Did he cry? I think he did. Sometimes that’s all you can do when the hurt is so deep and the shame burns so strongly. When everyone left, he prayed and cried more in front of the icon of the Theotokos. He cried so hard that he fell asleep in the church, until he seemed to wake up and saw a wonderful sight. The Theotokos approached him with a scroll in one hand and crouched down beside him. She told him to open his mouth, and when he did, she placed the scroll in it and told him to swallow it. He didn’t hesitate, but closed his mouth and swallowed.
He woke again in the morning – Nativity morning – feeling joyous and renewed, his mind teeming with wonderful phrases and marvelous words. When he arrived in Hagia Sophia for the service, he begged for the chance to sing. The Patriarch gave his blessing, and when the time came, Romanos stepped to the middle of the church, calm and collected. He didn’t quail. He didn’t feel the slightest bit of fear. He stood in the middle of the church, arms by his side, and opened his mouth. The words tumbled out on a voice that rivaled the angels for its purity and sweetness.
Tradition says that this, his first triumphant composition, was a much-longer version of the same kontakion we still sing on Nativity.
“Today the Virgin gives birth to the transcendent One,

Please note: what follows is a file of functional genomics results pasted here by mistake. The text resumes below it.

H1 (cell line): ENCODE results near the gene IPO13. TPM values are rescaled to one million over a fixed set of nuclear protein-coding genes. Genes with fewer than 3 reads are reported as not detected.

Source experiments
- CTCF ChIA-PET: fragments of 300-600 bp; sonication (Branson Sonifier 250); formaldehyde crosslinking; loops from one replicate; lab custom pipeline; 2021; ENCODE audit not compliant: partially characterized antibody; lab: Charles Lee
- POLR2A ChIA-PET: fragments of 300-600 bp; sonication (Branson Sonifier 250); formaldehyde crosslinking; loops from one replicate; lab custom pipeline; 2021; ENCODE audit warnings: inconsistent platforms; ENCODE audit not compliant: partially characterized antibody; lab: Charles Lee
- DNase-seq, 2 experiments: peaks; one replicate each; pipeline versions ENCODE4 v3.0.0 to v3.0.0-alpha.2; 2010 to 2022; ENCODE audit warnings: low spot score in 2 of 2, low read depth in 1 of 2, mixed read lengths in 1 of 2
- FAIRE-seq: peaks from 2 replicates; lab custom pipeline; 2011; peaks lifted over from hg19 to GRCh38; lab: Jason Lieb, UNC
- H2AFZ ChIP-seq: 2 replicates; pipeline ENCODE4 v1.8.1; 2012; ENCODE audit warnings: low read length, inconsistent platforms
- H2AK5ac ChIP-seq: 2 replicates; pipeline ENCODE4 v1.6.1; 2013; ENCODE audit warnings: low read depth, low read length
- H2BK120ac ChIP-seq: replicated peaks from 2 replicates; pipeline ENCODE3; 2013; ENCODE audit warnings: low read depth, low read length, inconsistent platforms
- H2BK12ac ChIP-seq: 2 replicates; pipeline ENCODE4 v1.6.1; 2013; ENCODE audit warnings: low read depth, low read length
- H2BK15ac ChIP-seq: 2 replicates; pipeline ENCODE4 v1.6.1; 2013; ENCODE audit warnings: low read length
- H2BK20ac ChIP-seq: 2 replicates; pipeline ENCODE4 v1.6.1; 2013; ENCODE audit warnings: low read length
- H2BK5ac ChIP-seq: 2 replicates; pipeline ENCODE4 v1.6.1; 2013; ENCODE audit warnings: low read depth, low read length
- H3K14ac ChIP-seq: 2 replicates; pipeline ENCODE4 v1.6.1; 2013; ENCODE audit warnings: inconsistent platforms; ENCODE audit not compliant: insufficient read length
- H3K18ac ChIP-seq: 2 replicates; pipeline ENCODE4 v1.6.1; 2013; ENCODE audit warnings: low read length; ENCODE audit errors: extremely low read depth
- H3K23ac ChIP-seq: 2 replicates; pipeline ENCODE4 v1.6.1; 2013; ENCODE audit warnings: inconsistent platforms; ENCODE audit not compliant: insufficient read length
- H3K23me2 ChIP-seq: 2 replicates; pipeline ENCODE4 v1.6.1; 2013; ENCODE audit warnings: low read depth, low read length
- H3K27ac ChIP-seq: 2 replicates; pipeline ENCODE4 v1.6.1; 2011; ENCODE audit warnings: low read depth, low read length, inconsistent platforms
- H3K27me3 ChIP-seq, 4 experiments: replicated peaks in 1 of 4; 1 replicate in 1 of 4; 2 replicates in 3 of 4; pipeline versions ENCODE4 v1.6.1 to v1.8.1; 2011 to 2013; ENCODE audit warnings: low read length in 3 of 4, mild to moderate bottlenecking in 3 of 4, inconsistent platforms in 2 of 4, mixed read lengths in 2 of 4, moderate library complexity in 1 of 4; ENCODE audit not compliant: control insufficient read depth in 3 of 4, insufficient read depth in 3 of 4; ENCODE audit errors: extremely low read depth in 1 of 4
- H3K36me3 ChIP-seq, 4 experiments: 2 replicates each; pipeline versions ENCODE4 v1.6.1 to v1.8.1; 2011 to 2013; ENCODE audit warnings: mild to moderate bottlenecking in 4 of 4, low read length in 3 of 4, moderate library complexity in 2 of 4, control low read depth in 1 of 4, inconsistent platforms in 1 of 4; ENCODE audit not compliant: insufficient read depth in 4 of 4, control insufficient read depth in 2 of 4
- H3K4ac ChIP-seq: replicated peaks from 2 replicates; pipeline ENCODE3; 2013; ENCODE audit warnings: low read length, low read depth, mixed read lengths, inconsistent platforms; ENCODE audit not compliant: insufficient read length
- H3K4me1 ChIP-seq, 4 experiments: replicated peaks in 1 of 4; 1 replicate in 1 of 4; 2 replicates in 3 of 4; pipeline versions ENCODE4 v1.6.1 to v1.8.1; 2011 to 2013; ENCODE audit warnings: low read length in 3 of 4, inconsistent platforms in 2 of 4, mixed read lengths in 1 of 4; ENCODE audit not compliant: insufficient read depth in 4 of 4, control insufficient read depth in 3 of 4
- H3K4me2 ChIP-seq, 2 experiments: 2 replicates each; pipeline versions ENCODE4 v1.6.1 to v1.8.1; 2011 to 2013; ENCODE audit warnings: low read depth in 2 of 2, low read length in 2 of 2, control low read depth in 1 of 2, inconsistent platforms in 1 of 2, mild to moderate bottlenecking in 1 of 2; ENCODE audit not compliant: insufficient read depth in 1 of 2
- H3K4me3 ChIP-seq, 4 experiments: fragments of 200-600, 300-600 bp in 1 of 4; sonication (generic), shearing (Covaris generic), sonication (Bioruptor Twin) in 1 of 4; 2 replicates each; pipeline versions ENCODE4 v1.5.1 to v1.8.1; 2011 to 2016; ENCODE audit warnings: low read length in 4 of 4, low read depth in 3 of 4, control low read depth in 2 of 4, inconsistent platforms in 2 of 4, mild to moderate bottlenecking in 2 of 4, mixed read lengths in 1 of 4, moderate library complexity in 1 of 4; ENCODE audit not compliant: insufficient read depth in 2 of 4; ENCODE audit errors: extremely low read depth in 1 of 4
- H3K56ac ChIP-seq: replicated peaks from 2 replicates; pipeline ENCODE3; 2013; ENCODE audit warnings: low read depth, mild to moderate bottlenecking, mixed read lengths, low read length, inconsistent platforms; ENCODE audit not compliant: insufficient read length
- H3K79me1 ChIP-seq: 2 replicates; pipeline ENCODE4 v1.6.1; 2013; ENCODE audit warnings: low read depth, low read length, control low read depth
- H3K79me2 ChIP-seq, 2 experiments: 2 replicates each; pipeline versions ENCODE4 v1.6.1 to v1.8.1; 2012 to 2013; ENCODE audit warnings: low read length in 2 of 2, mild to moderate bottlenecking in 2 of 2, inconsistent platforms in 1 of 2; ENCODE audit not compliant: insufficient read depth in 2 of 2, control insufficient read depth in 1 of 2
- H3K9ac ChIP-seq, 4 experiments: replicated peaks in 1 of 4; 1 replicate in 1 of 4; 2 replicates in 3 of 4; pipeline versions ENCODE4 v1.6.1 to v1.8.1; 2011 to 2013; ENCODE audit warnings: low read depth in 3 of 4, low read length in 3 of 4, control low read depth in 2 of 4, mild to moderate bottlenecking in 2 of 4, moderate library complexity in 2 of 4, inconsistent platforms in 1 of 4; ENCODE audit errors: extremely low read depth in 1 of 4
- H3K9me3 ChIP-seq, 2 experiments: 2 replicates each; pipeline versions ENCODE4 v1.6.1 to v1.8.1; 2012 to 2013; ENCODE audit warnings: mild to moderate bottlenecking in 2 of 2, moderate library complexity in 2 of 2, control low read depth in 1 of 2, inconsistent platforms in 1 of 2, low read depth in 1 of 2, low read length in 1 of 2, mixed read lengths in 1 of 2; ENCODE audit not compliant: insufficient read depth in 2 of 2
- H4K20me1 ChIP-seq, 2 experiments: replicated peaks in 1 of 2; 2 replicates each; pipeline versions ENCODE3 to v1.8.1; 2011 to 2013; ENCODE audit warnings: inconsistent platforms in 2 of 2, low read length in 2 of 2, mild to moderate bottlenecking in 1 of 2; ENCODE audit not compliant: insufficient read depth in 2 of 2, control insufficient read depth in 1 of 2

And the earth offers a cave to the unapproachable One;
Angles with shepherds glorify Him!
The wise men journey with the star,
Since, for our sake the eternal God was born as a little child!”
The Emperor, who was present for the service, was so impressed with the entire composition that he ordered it sung at every Nativity feast at the palace by the joint choirs of Hagia Sophia and the Church of the Holy Apostles, and it continued being sung every year until the 12th century, over 600 years!
Romanos used his gift for the rest of his life, composing hymns and kontakia for all the major fasts and feasts of the church, glorifying God and thanking Him and the Theotokos for their great mercy and blessings, and giving us all, through his miraculous talent, a share in the gift he was given.
~Bev. Cooke, The Deacon Who Couldn’t Sing, “The Sounding,” Orthodox Christian Network (OCN), http://myocn.net/deacon-couldnt-sing/. Bev. Cooke has been writing for publication since 1989. Her first love is writing for young adults, and she has three YA books on the market: Keeper of the Light, a historical fiction about St. Macrina the Elder in 2006. Royal Monastic, a biography of Mother Alexander (Princess Ileana of Romania), also published by Conciliar came out in 2008. Feral, an edgy mainstream novel was released by Orca Book Publishers in 2008. Her latest publication is a departure from her regular work – an Akathist to St. Mary of Egypt, published by Alexander Press in 2010, which was written partly as a response to the seventy missing women from downtown Vancouver’s east side, and as a plea to St. Mary of Egypt to pray for those women, and the men and women who live on the streets.